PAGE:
In 2005, Oprah Winfrey was a complete unknown in France. So unknown, that while in Paris on a shopping spree she was refused entry into the luxury store, Hermès. That was unfortunate (for Hermès) because Madame Winfrey had some serious cash to splash.
“We are closing,” said a staff member. “You’ll have to come back tomorrow.” It was around 6:45 pm. (In all fairness, the Hermès shop closes at 6:30 pm.)
An article in The Washington Post reported that “Hermes staff members failed to recognize Winfrey, as she was not in full glamour makeup with her TV hair.” That, actually, is incorrect. Oprah’s TV show never existed in France. The French truly did not know who she was.
But that was then, and this is now!
After Winfrey’s rousing Golden Globes speech, Le Monde newspaper heralded her (almost) as the next Joan of Arc.
I like Whoopi Goldberg’s comment best (from The View): “There’s a conversation that’s happening in this country now that says it’s dangerous for men to sexually harass women. It is no longer the norm not to tell. Women are saying to other women “How ya doing? Do you need me to back you up? We will stand with you.” It’s on a small scale, but the point is that women now know that it’s OK to have each other’s back.”
I find this encouraging and heartening.
And wouldn’t you know that in the same Le Monde newspaper a day later, a defiant article signed by one hundred prominent French women – spearheaded by Catherine Deneuve – has denounced the Me Too movement.
These women claim to be defending sexual freedom, for which “the liberty to importune is essential”. Importune? I had to look the word up in the dictionary. And then I looked at the original French version of the letter.
« Nous défendons une liberté d’importuner, indispensable à la liberté sexuelle »
“We defend the freedom to importune, which is essential to sexual freedom”
I struggled to understand.
- To make an earnest request of (someone), especially insistently or repeat.
- To annoy; pester; bother.
- To plead or urge irksomely, often persistently.
“We believe that the freedom to say “no” to a sexual proposition cannot exist without the freedom to bother. And we consider that one must know how to respond to this freedom to bother in ways other than by closing ourselves off in the role of the prey.”
But why must men ‘bother’? Why must men pester? I find this paragraph absurd, as if men cannot control themselves and are genetically programmed to bother women. And why should the onus be on women to appropriately respond to the advances/urges/pestering of men? This absolves men of all responsibility. As another collective of (authentic) French feminists pointed out: “the authors of the Open Letter are conflating what they consider harmless flirtatious advances with molestation; they’re confusing seduction with sexual assault (a criminal offence.)” This idea, in 2018, is stupefying. Where do the Open Letter authors live? In a cave?
I interpret “freedom to bother” as men relinquishing responsibility for their desires/impulses, and doing whatever they feel like doing. Mais, non! This is all the difference between a civilized society and an uncivilized one.
The letter goes on:
“This accelerated justice already has its victims, men prevented from practicing their profession as punishment, forced to resign, etc., while the only thing they did wrong was touching a knee, trying to steal a kiss, or speaking about ‘intimate’ things at a work dinner, or sending messages with sexual connotations to a woman whose feelings were not mutual,” they write.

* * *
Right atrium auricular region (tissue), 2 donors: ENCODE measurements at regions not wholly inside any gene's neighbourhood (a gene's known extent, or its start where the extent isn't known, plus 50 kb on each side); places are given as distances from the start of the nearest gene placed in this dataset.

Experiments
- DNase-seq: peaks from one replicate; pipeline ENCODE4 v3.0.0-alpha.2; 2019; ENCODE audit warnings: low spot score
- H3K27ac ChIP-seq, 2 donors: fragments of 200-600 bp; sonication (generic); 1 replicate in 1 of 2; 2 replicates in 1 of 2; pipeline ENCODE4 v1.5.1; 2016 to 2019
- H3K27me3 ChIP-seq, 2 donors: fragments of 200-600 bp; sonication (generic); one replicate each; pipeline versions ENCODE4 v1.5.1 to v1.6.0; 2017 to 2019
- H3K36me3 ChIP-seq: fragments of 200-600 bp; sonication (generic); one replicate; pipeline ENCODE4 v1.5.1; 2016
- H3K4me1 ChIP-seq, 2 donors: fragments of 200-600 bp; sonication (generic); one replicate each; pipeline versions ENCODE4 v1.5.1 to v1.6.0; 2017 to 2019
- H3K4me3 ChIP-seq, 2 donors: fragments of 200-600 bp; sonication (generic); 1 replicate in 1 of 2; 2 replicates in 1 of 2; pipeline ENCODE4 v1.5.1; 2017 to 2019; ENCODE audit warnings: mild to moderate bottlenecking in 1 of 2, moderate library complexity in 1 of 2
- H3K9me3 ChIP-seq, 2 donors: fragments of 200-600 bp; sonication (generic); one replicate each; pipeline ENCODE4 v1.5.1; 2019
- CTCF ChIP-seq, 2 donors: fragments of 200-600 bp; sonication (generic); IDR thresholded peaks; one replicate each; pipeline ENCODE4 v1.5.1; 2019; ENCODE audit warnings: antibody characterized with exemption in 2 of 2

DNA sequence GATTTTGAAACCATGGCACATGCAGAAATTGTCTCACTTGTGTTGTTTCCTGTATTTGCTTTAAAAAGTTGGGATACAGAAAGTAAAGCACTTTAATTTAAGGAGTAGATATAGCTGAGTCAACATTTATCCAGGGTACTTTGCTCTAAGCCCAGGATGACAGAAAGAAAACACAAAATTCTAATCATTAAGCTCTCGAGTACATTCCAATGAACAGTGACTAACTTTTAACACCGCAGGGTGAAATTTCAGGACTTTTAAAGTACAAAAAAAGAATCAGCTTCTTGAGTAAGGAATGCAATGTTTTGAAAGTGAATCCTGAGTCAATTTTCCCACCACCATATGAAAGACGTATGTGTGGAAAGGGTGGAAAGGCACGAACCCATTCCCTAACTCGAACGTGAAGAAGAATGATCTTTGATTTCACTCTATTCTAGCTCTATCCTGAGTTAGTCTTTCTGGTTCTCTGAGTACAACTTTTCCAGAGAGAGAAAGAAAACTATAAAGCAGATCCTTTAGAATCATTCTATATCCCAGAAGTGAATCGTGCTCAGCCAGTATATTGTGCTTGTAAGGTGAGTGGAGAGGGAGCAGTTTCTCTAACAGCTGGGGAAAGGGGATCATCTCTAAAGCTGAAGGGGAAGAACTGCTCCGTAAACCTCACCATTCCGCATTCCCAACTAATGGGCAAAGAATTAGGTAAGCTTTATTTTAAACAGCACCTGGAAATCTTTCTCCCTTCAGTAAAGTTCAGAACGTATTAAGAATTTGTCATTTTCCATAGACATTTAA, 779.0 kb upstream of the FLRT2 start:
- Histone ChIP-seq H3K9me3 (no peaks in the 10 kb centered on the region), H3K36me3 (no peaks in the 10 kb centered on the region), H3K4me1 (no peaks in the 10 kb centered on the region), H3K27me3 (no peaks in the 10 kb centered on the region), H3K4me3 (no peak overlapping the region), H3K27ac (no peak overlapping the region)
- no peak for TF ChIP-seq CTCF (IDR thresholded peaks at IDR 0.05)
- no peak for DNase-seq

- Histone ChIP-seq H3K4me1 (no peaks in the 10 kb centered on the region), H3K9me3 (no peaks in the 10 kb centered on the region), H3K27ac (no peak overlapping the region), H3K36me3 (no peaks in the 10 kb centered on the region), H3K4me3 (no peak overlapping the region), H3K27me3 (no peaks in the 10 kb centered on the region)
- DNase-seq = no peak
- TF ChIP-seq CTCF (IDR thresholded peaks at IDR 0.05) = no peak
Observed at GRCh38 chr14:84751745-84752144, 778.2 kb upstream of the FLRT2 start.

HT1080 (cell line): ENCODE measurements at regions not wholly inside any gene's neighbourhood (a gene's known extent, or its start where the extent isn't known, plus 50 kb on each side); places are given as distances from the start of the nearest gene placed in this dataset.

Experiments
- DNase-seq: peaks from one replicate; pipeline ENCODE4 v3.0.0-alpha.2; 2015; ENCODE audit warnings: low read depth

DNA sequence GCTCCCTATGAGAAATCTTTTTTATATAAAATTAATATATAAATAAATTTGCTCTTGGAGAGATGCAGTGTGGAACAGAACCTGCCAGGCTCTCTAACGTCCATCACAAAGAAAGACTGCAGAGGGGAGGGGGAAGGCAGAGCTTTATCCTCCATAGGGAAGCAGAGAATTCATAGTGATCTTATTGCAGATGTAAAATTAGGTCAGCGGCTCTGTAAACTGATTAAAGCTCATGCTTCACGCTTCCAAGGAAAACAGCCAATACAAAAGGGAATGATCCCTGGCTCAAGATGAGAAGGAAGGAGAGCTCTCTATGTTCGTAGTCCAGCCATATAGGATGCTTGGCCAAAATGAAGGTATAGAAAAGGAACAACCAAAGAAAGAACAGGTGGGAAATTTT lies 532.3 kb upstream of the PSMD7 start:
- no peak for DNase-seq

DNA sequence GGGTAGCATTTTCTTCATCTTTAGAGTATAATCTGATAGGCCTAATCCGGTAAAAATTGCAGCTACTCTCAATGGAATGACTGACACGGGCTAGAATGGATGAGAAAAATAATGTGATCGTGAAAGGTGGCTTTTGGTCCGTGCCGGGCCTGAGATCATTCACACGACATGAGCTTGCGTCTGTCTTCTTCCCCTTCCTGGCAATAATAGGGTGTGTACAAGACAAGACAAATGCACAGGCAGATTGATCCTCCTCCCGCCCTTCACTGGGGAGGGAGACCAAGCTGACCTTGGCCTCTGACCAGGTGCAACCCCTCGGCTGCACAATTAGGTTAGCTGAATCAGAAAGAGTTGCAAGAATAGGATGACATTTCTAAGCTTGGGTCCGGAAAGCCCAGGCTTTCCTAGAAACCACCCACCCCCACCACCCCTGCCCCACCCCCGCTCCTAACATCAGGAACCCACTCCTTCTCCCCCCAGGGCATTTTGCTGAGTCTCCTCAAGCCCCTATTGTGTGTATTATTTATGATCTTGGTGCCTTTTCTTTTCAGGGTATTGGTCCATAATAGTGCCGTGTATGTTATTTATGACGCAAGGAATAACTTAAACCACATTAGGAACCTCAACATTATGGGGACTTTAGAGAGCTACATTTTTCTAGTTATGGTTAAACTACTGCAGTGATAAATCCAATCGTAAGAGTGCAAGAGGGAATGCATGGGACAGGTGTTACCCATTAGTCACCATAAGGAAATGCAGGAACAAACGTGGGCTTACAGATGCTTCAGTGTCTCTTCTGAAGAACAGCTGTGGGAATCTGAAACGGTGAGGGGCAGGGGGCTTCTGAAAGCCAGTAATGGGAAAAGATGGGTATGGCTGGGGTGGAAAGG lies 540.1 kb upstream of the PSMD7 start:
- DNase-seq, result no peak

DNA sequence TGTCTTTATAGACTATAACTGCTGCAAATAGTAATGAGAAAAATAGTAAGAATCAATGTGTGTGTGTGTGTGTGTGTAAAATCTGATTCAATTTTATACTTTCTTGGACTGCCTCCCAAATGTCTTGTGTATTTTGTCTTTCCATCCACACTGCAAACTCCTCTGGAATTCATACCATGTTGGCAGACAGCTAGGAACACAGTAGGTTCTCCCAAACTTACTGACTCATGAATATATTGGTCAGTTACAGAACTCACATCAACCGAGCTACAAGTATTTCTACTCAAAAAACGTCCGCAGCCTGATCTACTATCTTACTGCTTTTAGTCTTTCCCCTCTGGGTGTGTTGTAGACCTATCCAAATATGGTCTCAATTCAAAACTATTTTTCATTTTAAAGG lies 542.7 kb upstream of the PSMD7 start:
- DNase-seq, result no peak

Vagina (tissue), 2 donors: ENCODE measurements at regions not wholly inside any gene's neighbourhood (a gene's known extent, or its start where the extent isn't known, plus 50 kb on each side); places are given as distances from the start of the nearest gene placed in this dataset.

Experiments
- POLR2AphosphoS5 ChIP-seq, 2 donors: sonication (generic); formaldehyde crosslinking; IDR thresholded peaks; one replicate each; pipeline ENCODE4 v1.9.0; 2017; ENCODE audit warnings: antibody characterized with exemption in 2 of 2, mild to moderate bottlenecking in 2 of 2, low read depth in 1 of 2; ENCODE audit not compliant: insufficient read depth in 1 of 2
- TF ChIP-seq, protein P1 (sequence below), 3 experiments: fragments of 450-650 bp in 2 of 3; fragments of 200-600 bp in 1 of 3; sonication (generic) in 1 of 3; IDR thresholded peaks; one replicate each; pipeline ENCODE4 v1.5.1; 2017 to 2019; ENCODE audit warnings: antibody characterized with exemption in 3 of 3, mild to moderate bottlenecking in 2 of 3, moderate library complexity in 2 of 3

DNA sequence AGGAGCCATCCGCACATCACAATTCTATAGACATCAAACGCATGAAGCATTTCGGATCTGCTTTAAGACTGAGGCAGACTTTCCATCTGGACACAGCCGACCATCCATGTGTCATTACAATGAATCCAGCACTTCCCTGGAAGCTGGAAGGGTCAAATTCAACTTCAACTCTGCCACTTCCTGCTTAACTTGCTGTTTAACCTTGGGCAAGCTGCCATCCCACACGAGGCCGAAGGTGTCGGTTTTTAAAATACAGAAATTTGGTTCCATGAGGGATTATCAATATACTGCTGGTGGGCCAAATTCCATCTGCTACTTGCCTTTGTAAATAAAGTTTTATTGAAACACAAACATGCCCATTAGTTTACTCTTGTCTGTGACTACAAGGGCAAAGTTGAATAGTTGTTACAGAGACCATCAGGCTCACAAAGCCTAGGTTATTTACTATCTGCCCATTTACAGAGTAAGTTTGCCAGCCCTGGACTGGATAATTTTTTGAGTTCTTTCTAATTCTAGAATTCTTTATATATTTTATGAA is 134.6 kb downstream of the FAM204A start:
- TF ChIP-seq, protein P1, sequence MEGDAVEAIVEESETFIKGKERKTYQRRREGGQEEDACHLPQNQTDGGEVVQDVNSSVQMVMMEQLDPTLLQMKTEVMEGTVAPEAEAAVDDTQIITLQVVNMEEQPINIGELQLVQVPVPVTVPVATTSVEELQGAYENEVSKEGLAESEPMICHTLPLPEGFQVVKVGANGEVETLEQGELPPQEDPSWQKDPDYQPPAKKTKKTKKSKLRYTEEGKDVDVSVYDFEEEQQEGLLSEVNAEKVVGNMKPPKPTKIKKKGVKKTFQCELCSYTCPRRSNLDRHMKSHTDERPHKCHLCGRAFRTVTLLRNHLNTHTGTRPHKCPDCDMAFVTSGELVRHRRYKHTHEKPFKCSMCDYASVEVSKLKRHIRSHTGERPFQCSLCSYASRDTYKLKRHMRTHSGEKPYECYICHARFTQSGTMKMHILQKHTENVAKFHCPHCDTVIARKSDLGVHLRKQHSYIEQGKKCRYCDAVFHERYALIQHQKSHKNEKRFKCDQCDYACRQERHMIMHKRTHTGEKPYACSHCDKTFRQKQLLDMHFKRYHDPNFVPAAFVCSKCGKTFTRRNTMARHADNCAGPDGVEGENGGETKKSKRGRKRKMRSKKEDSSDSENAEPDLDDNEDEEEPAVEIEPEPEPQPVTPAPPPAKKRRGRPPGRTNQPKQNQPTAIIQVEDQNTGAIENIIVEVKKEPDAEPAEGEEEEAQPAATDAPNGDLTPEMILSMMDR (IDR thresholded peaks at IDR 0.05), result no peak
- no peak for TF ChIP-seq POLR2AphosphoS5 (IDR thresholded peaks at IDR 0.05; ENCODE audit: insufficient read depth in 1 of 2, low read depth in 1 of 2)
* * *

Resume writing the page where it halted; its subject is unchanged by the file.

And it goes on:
Forced to resign. What the hundred Frenchwomen are defending are men who decide it’s open season on certain women in the workplace. (notice how they portray the offending male as the victim.) We go to our jobs to work and earn a salary, not to fight off the unwanted attentions from male colleagues and superiors. Oh, and another thing? Our bodies are not public property. We don’t want our knees touched, our faces kissed, or ‘intimate’ things of a sexual nature said or sent to us.
Pardon my puritanism.
Women who pay for the transgressions of men. And what about women who are forced to resign? Is this of lesser importance than a man losing his job? Deneuve and her privileged posse do not address this in their Open Letter. They do not mention that women must often pay for the transgressions of men.
Harassment impacts women economically. Women who have been harassed are far more likely to change jobs than those who didn’t. These shifts can upset a career trajectory. Researchers found that women, compared to men, experience far more serious effects from interruptions to their work path. One in three American women attests to sexual harassment on the job, in all sectors.
In a November 2017 blog post I wrote this:
Comment from Juliet in Paris – Harassment has impacted me economically (not to mention emotionally) and interrupted my career trajectory. Because of harassers, I have endured multiple stretches of unemployment during my working career. Here in France and over a period of twenty years, I have left five different companies due to harassment, bullying or “interference” from men. (Four of those companies were law firms, one was a renowned international news agency.)
Some women harassed or molested in the workplace have made this baffling comment: “I didn’t want to do or say anything that might lead to him losing his job.”
KNOW THIS: that man you’re talking about? He has no compunction about you losing your job. None whatsoever.
While I had to leave, lose all my benefits, and sign on to unemployment insurance, they continued to work, utterly uncaring, unrepentant and unpunished for their actions.
Deneuve and company, your open letter is the last gasp of a patriarchal, outmoded, archaic France – of which you are part – and thank god it’s being (slowly) swept away. Welcome to the 21st century.
“A new day is on the horizon.” said Oprah.